The Power of Passion for Trails

June 26, 2017
Josh Howard
New York-New Jersey Trail Conference


The Power of Passion for Trails
The Taconic Trail Crew hikes the Wilkinson Trail at Breakneck Ridge to get to their work site. Photo by Erik Mickelson


In 2016, the Trail Conference put over 152,000 hours of service into building, maintaining, and protecting trails - a new record.

In the nonprofit world, validation comes in many forms. Some organizations seek the affirmation of their good deeds from donors and the public through complicated financial ranking systems. Others are satisfied by surviving the ebb and flow of organizational life cycles and keeping their doors open for one more day.

For the Trail Conference, building its reputation over the course of a century and serving as the go-to source for a great trail experience in the New York metropolitan region is not how I validate the effectiveness and impact of our organization. From my perspective, validation comes from within.

People’s willingness to give their time and energy to an organization is a far more powerful measurement of its worthiness. In 2016, validation for the Trail Conference came from more than 2,400 volunteers who helped connect people with nature. These volunteers worked indoors and outside. Some got dirty, while others never needed a boot brush. Many were new and most were familiar faces. Altogether, our volunteers reported 104,000 hours of service. Including unreported hours, their donation of time is even larger.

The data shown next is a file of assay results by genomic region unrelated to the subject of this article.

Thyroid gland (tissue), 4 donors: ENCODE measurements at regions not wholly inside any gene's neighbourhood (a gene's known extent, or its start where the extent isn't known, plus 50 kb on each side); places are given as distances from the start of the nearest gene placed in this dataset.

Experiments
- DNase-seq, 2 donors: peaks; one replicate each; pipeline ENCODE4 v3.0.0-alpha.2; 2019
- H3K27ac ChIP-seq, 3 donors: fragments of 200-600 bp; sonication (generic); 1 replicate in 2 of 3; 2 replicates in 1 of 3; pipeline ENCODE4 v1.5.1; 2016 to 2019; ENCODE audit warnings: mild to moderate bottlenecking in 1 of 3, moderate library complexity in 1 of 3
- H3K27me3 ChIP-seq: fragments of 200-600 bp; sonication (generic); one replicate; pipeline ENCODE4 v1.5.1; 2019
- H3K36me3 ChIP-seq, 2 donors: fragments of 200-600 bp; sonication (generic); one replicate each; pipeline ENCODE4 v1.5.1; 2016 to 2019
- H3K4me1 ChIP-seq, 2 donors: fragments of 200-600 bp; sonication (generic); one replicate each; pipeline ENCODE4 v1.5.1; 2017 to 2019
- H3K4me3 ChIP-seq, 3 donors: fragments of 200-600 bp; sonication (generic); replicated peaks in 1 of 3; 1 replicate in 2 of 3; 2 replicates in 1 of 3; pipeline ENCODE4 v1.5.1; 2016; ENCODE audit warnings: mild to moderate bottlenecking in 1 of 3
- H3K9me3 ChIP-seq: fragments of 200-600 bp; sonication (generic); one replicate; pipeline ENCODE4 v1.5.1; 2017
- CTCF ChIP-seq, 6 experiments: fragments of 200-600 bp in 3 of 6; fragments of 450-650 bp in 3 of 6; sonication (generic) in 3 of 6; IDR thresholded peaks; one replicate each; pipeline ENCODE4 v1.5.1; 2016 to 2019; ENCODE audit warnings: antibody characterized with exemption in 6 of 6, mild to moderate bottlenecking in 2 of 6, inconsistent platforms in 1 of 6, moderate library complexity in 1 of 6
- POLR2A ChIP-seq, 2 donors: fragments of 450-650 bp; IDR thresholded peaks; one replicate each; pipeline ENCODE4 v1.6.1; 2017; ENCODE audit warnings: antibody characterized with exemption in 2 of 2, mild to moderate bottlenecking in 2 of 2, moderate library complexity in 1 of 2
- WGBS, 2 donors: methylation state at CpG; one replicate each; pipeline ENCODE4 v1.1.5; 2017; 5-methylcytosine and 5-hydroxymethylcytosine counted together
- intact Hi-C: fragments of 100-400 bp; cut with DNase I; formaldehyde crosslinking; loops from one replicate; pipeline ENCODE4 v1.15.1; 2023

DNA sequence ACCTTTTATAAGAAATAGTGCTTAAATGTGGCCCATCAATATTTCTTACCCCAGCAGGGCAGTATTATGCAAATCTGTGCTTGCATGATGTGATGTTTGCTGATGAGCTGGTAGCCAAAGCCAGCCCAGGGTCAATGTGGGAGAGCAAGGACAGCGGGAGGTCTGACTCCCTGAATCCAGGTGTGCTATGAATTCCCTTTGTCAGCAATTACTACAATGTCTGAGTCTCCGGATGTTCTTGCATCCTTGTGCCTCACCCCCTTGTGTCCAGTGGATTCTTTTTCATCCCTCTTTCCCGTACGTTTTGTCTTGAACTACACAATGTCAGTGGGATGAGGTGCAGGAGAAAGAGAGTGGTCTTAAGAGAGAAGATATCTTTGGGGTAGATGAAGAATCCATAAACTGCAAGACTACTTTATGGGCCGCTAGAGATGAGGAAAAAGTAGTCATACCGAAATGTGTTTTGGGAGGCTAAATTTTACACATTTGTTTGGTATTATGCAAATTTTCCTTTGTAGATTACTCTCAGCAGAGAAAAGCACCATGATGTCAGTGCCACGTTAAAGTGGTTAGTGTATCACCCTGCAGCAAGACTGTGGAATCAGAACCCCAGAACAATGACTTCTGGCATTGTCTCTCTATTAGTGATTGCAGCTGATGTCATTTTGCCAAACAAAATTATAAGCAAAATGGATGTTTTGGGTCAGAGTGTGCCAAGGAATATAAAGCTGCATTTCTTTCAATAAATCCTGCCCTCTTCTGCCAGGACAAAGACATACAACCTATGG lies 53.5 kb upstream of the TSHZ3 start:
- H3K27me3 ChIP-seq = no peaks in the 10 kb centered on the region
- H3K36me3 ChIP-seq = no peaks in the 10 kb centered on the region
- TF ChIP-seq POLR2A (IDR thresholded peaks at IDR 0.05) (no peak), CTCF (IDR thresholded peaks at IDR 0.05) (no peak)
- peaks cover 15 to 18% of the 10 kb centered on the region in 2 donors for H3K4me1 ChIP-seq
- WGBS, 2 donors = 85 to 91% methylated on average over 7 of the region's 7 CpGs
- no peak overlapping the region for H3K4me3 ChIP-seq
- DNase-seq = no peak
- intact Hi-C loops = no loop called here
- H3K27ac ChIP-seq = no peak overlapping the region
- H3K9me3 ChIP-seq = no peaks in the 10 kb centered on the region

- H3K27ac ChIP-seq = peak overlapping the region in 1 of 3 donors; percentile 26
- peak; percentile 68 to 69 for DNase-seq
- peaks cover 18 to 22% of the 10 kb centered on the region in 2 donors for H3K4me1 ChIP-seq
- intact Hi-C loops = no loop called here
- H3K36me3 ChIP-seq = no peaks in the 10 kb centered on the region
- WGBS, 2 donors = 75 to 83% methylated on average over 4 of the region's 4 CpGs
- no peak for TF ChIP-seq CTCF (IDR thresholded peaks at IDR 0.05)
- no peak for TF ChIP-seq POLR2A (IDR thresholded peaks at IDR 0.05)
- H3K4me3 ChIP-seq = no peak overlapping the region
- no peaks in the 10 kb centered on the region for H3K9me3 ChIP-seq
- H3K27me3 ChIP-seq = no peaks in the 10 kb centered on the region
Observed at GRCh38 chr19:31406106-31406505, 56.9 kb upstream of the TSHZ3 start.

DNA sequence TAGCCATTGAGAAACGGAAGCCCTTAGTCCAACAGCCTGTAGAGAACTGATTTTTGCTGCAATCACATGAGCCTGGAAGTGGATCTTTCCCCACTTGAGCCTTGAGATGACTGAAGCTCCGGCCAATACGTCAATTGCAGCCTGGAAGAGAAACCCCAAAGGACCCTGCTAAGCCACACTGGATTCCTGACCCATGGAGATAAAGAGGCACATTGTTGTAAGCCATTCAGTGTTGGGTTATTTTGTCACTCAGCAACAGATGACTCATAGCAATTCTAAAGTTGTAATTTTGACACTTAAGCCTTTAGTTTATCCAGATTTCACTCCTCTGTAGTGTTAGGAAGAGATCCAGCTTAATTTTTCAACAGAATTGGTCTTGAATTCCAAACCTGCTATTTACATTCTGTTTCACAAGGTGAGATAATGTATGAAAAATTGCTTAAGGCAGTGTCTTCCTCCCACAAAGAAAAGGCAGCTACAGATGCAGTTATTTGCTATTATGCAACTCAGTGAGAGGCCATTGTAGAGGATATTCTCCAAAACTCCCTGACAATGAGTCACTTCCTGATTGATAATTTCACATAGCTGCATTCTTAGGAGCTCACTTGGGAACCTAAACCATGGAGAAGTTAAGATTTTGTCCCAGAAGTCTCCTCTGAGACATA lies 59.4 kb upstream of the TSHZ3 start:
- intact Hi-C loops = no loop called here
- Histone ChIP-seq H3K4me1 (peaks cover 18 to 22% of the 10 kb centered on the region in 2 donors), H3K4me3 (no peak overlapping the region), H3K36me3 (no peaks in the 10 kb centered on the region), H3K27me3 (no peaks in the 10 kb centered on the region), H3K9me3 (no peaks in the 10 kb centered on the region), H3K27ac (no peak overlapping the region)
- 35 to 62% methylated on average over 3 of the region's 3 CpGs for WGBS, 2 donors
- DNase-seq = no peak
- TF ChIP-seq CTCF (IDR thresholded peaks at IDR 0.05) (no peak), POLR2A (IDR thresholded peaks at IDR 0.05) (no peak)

But that is not the whole story. In addition to the energies of our volunteers, Trail Conference staff advanced the organization by contributing more than 48,000 hours of effort supporting volunteers, working with land managers, and helping the public access more than 2,100 miles of trails.

That’s 152,000 hours building, maintaining, and protecting trails and the lands they pass through. Another way to summarize this Herculean effort is that in 2016, the Trail Conference had the equivalent of 73 full-time employees fulfilling its mission. Our staff and volunteers worked the same number of hours as an individual can expect to work in 1.5 lifetimes. Or, more appropriately, the time it would take to hike the entire Appalachian Trail 35 times.

The Trail Conference is defined and validated by the people who dedicate their time to it. Whether they are paid or unpaid, the Trail Conference is recognized by the devotion and passion of the individuals who year after year selflessly provide the public with access to nature through a network of trails.

Share Your Love of Trails

For the past 15 years (that’s 31,200 hours of employment at the Trail Conference), my efforts have been validated by the smiles from a family on a trail we maintain or the pride exuded from our trail crews when they describe a work trip they just completed. We’d love to share your reasons for volunteering. Email your story to [email protected].
This article originally appeared in the Summer 2017 edition of Trail Walker. Read the full issue online.